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Figure 2. Comparative regression analysis was used to assess associations between branched chain amino acid concentrations and maternal pre-pregnancy BMI for (A) total branched amino acids, (B) valine, and (C) isoleucine and leucine in mothers who consumed LNS (n = 19 mothers) or no consumption of LNS (n = 20 mothers) at 12 weeks gestation. Significance was set at p ≤ 0.05.
Figure 2. Comparative regression analysis was used to assess associations between branched chain amino acid concentrations and maternal pre-pregnancy BMI for (A) total branched amino acids, (B) valine, and (C) isoleucine and leucine in mothers who consumed LNS (n = 19 mothers) or no consumption of LNS (n = 20 mothers) at 12 weeks gestation. Significance was set at p ≤ 0.05.
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Table 1. Maternal characteristics prior to pregnancy and 12 weeks gestation.
Table 1. Maternal characteristics prior to pregnancy and 12 weeks gestation.
BMI (<25) = NWBMI (≥25) = OW/OBp-Value
Maternal Characteristics−LNS
(n = 10)
+LNS
(n = 9)
−LNS
(n = 10)
+LNS
(n = 10)
LNSBMILNS × BMI
Maternal Characteristics: Pre-Pregnancy
Age (years)23.8 ± 1.423.8 ± 1.624.7 ± 1.325.7 ± 1.50.7280.3330.728
Parity1.6 ± 0.21.4 ± 0.31.6 ± 0.31.5 ± 0.30.6050.8630.863
Ht (cm)146 ± 1145 ± 2145 ± 1142 ± 20.3050.2950.559
BW (kg)47.6 ± 1.147.1 ± 1.560.8 ± 1.658.6 ± 1.60.384<0.0010.571
BMI (kg/m2)22.3 ± 0.422.3 ± 0.428.8 ± 0.728.9 ± 0.60.935<0.0010.892
Compliance (%) 77.4 ± 5.6 72.8 ± 4.70.533 *
SES3.6 ± 0.33.9 ± 0.44.0 ± 0.23.2 ± 0.50.4660.6790.125
Maternal Characteristics: 12 Weeks Gestation
Age (years)24.0 ± 1.424.4 ± 1.825.1 ± 1.325.9 ± 1.40.6800.3990.906
BW (kg)47.1 ± 1.147.9 ± 1.659.8 ± 1.258.1 ± 1.80.764<0.0010.407
BMI22.1 ± 0.422.5 ± 0.528.4 ± 0.628.7 ± 0.80.536<0.0010.921
Maternal anthropometric data was collected from mothers prior to pregnancy and at 12 weeks gestation by on-site study personnel. Data are shown as means ± standard error of the mean (SEM). LNS = lipid-based micronutrient supplementation, NW = normal weight, OW/OB = overweight/obese, Ht = height, BW = body weight, BMI = body mass index, and SES = socioeconomic status indicator score. Statistical differences were determined using a two-way analysis of variance for all parameters except Compliance. * Student’s t-test was performed to determine statistical differences for LNS Compliance. Significance was set at p ≤ 0.05 and is denoted in bold.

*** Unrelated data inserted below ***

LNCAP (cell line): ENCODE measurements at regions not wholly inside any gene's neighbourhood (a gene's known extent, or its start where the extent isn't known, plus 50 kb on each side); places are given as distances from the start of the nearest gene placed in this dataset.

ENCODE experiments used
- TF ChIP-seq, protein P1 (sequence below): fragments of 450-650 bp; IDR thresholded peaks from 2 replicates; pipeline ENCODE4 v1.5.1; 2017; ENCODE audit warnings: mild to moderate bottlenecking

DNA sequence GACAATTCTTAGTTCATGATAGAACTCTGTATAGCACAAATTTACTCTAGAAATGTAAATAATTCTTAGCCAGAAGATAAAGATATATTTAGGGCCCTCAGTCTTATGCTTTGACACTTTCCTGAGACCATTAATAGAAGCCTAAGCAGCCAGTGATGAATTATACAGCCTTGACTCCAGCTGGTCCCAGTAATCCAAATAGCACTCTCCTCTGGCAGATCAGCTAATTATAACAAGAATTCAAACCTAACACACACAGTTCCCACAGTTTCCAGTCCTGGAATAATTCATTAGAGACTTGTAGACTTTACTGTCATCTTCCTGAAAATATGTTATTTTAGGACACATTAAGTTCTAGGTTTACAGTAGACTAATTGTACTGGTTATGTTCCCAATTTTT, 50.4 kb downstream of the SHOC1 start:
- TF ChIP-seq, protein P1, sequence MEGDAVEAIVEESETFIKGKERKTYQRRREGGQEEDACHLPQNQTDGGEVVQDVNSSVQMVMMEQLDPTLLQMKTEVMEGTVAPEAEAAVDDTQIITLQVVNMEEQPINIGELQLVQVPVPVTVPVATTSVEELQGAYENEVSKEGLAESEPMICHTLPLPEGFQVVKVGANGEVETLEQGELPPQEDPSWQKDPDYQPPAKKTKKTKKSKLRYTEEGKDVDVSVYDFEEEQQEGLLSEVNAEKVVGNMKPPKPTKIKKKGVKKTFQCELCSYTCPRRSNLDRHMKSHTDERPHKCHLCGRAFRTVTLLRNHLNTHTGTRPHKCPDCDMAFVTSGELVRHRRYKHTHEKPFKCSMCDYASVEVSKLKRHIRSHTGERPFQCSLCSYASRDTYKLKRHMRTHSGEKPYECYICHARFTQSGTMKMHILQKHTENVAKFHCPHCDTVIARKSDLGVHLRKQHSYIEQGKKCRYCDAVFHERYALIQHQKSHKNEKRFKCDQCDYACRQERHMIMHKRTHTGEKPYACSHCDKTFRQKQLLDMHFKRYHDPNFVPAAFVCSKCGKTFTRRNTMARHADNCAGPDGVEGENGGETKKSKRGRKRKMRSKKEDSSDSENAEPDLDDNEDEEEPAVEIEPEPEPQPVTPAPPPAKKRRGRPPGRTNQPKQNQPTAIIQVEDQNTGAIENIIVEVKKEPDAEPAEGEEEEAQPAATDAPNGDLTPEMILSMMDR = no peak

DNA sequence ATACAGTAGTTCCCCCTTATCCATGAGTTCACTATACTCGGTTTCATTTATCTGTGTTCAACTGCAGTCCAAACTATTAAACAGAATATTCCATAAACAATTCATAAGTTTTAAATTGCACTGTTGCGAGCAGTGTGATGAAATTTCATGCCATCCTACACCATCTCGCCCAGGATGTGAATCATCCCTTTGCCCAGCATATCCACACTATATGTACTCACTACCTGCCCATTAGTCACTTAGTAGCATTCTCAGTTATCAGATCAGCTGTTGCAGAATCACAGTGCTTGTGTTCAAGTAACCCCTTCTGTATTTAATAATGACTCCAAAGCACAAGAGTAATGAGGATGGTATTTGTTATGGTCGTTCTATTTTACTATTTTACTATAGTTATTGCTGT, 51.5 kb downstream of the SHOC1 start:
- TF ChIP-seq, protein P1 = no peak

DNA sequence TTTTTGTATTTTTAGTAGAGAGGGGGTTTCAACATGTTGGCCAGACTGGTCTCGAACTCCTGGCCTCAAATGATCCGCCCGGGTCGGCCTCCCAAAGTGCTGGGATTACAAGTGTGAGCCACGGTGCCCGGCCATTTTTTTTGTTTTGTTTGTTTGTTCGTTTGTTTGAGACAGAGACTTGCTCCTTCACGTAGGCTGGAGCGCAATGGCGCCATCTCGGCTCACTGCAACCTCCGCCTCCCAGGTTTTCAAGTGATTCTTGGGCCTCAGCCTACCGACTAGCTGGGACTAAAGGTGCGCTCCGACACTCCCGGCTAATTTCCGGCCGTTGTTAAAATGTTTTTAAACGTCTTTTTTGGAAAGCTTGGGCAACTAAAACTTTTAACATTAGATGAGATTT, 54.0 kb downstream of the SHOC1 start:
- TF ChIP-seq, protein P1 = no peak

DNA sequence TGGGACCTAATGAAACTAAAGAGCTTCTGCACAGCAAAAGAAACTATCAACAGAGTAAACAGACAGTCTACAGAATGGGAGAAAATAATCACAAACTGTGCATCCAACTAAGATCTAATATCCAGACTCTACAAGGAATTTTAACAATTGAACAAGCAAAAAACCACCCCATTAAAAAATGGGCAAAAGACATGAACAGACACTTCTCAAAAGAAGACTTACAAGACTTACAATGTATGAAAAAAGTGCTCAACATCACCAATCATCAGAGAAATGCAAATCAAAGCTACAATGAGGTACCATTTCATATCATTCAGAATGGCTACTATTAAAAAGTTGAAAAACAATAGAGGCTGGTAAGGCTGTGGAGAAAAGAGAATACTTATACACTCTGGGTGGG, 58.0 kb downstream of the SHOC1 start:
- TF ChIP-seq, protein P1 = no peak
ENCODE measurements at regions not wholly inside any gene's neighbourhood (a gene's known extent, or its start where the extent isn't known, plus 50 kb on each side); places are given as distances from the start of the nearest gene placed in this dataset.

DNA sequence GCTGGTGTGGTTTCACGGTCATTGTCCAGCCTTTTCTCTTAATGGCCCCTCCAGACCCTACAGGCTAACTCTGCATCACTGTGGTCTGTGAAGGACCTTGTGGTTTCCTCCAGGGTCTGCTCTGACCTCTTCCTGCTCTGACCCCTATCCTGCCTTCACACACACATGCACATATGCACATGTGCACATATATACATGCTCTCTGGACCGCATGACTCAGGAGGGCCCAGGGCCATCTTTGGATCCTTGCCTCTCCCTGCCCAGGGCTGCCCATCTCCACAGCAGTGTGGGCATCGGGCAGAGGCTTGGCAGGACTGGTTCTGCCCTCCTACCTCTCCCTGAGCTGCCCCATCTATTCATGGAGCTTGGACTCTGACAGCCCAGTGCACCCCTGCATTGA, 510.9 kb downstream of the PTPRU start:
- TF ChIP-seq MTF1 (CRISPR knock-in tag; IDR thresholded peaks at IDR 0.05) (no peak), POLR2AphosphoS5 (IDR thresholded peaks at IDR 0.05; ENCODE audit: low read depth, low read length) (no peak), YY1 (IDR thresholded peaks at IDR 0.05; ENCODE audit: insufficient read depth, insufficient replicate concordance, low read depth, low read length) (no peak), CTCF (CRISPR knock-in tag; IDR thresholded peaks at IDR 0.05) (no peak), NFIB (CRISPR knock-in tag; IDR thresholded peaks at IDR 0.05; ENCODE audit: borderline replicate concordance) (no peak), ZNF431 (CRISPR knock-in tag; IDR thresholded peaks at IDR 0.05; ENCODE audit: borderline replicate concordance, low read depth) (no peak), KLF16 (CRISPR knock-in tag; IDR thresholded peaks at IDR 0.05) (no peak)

Table 2. Regression analysis of serum parameters in relation to maternal pre-pregnancy body mass index (ppBMI) at 12 weeks gestation was performed using Pearson correlations. “r-value (p-value)” are listed, and color coded (green = positive) for direction of correlation if the p-value ≤ 0.05.
Table 2. Regression analysis of serum parameters in relation to maternal pre-pregnancy body mass index (ppBMI) at 12 weeks gestation was performed using Pearson correlations. “r-value (p-value)” are listed, and color coded (green = positive) for direction of correlation if the p-value ≤ 0.05.
(−)LNS(+)LNS
CategoryPathwayVariablevs. ppBMI
r-Value (p-Value)
vs. ppBMI
r-Value (p-Value)
SerumNATotal Adiponectin (µg/mL)−0.323 (0.164)−0.312 (0.194)
SerumNAHMW Adiponectin (µg/mL)−0.107 (0.662)−0.39 (0.099)
SerumNA%HMW/Total Ratio0.383 (0.095)−0.372 (0.117)
SerumNALeptin (ng/mL)0.143 (0.547)0.492 (0.033)
SerumNAInsulin (µIU/mL)0.194 (0.413)0.266 (0.271)
SerumNALeptin/Total Adipo Ratio0.466 (0.044)0.512 (0.025)